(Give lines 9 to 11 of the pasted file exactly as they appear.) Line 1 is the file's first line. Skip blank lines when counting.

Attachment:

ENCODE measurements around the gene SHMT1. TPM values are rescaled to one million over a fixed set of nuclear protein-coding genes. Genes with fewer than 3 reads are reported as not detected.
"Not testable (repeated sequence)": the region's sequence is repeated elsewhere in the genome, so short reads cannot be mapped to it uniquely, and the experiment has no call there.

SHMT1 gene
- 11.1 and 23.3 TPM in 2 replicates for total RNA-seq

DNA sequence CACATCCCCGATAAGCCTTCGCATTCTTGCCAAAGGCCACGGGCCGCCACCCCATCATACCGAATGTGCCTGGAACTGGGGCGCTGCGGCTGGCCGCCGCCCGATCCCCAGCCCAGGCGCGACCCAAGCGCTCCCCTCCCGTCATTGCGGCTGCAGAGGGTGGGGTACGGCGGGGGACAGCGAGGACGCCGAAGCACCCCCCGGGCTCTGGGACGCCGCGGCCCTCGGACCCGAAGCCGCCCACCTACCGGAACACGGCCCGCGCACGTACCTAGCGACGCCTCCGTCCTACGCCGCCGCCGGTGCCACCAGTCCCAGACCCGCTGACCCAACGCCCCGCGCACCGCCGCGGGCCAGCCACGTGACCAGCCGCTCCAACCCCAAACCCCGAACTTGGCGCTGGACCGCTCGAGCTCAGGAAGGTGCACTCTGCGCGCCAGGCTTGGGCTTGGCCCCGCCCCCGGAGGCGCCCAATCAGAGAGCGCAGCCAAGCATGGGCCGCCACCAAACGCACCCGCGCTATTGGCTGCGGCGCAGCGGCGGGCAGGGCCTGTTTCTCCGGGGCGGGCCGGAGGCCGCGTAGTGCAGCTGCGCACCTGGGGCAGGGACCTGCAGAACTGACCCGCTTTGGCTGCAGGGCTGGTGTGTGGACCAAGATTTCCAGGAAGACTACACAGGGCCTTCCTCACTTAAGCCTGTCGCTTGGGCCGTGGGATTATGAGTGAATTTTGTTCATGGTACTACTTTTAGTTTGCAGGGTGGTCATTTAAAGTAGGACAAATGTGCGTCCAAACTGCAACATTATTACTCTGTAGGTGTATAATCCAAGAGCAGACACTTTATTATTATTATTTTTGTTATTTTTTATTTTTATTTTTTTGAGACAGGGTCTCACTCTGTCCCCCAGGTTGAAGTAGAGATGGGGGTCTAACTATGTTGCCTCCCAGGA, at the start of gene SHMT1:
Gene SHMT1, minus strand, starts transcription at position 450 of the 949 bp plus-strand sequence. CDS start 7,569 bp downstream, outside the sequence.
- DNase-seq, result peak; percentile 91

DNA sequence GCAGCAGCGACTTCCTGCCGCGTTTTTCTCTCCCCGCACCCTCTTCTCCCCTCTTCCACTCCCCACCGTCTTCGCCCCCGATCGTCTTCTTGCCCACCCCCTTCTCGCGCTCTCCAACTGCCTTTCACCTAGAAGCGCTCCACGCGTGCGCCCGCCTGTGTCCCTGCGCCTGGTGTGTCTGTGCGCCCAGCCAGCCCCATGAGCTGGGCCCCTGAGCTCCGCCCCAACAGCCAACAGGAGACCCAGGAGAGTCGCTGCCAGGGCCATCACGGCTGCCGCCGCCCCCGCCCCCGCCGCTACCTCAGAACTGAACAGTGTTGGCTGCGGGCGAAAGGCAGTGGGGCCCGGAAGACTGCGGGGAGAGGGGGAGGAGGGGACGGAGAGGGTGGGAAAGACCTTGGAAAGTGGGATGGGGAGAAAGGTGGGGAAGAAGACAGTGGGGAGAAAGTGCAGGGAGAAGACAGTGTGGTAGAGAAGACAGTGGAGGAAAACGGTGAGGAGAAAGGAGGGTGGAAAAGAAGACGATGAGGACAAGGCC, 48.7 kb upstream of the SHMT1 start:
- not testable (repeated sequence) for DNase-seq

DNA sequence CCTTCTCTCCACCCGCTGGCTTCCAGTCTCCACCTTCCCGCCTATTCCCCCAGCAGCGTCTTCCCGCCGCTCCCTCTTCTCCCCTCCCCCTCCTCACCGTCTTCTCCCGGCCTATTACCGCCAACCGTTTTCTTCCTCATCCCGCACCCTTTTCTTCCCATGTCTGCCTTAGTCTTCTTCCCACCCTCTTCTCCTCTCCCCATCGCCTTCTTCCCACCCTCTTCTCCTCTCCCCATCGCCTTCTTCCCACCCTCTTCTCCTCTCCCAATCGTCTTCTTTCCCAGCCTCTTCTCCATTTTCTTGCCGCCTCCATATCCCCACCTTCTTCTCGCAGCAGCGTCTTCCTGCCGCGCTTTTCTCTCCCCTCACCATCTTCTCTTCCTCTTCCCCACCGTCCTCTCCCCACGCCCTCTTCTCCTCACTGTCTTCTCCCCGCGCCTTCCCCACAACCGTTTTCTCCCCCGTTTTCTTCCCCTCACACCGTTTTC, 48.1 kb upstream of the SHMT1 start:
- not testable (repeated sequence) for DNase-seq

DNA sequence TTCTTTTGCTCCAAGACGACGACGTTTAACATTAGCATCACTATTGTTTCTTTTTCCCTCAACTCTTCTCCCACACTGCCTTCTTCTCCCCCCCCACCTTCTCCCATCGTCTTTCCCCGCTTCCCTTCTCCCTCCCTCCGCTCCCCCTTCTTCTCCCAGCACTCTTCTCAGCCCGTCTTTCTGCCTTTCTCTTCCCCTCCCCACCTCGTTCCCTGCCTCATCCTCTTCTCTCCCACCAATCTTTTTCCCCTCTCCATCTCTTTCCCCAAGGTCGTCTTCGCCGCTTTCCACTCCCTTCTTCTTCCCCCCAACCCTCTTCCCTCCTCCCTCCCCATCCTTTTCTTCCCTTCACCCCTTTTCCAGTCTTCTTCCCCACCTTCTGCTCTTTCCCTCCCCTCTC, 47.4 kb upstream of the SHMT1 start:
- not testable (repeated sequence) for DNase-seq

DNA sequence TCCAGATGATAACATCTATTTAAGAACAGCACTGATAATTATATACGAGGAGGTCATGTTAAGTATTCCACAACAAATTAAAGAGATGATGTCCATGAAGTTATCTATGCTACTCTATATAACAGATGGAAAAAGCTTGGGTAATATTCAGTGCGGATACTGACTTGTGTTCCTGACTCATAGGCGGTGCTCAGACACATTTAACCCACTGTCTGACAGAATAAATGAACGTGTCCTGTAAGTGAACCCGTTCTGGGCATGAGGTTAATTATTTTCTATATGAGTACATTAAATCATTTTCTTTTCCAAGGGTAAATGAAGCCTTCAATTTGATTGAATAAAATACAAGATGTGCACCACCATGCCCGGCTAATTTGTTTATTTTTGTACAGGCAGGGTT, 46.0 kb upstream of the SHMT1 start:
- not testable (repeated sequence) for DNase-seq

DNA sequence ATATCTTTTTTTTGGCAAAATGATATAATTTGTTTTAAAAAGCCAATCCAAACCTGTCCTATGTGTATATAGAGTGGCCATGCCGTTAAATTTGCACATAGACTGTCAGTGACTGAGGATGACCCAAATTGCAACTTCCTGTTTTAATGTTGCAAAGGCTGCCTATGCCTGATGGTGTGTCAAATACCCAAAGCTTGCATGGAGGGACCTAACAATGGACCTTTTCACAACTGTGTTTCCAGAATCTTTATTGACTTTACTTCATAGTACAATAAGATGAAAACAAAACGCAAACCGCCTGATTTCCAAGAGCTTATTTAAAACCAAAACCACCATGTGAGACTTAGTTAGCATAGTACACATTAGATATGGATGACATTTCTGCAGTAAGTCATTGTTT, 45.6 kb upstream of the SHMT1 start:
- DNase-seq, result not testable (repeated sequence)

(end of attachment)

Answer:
- not testable (repeated sequence) for DNase-seq

DNA sequence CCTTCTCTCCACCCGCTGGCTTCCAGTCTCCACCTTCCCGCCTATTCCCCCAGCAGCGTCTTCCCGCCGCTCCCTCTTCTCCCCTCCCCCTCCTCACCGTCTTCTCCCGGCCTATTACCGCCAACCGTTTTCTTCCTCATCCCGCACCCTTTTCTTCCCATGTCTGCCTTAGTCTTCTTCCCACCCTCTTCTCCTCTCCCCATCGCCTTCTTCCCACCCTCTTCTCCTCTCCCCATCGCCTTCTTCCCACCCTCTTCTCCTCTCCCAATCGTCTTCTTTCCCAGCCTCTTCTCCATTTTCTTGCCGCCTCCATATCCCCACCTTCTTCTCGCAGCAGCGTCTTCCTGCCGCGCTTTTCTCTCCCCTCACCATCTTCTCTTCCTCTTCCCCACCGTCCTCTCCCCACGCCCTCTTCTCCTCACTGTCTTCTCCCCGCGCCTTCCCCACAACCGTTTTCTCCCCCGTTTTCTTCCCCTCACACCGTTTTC, 48.1 kb upstream of the SHMT1 start:
- not testable (repeated sequence) for DNase-seq